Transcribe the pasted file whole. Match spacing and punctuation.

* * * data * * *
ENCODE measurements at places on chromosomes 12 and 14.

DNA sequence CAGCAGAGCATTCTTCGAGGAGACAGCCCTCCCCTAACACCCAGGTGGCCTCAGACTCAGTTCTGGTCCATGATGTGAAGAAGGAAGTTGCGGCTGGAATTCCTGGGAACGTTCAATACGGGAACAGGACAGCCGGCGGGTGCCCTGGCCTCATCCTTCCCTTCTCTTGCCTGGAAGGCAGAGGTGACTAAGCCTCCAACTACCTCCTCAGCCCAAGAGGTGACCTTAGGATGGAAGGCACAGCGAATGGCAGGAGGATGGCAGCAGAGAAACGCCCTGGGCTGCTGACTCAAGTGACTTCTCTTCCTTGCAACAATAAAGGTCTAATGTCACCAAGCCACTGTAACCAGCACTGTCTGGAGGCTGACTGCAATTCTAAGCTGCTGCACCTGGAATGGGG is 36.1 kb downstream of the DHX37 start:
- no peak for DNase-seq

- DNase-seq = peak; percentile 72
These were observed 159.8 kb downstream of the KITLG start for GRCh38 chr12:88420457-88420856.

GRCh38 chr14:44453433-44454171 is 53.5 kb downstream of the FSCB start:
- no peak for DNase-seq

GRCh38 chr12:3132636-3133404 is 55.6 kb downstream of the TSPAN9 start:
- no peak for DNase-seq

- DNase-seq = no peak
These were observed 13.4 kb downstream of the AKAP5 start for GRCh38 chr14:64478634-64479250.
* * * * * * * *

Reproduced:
ENCODE measurements at places on chromosomes 12 and 14.

DNA sequence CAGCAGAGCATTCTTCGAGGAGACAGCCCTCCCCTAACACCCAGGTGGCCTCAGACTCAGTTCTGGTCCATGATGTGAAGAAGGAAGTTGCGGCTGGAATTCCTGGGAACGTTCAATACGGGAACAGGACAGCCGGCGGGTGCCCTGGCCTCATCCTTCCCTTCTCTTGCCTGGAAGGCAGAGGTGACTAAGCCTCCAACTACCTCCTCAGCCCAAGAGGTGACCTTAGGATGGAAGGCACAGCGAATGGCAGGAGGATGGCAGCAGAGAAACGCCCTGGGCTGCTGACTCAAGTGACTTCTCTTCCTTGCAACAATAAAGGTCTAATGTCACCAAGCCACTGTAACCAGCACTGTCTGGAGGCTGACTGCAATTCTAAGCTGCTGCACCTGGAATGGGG is 36.1 kb downstream of the DHX37 start:
- no peak for DNase-seq

- DNase-seq = peak; percentile 72
These were observed 159.8 kb downstream of the KITLG start for GRCh38 chr12:88420457-88420856.

GRCh38 chr14:44453433-44454171 is 53.5 kb downstream of the FSCB start:
- no peak for DNase-seq

GRCh38 chr12:3132636-3133404 is 55.6 kb downstream of the TSPAN9 start:
- no peak for DNase-seq

- DNase-seq = no peak
These were observed 13.4 kb downstream of the AKAP5 start for GRCh38 chr14:64478634-64479250.